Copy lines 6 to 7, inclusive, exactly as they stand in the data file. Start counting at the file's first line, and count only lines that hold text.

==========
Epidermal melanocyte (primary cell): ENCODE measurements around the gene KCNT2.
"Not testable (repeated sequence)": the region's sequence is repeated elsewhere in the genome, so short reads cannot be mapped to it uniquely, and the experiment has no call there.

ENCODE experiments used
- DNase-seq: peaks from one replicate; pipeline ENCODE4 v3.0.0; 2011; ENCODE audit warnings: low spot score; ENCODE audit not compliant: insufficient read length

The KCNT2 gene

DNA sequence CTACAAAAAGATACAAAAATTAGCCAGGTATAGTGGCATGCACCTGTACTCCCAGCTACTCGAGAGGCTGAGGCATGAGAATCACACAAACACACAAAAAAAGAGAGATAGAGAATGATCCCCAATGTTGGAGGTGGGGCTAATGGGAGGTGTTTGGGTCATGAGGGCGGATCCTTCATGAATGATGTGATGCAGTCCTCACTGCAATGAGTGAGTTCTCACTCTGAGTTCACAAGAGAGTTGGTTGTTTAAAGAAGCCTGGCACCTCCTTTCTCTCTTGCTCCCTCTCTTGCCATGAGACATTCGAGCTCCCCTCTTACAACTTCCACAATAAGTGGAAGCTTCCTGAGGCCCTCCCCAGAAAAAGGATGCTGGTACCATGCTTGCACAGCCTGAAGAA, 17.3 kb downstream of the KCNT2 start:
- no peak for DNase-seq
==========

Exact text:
DNA sequence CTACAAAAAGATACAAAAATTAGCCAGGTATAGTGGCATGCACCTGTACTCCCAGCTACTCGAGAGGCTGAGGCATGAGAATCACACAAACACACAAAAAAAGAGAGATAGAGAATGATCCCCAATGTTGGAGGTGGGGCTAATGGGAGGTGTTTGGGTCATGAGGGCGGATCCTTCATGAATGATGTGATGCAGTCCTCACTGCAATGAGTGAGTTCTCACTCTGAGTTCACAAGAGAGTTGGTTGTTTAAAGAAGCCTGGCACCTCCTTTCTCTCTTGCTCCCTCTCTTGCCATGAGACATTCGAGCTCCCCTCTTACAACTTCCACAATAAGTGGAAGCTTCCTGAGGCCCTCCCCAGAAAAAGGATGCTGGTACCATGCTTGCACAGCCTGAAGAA, 17.3 kb downstream of the KCNT2 start:
- no peak for DNase-seq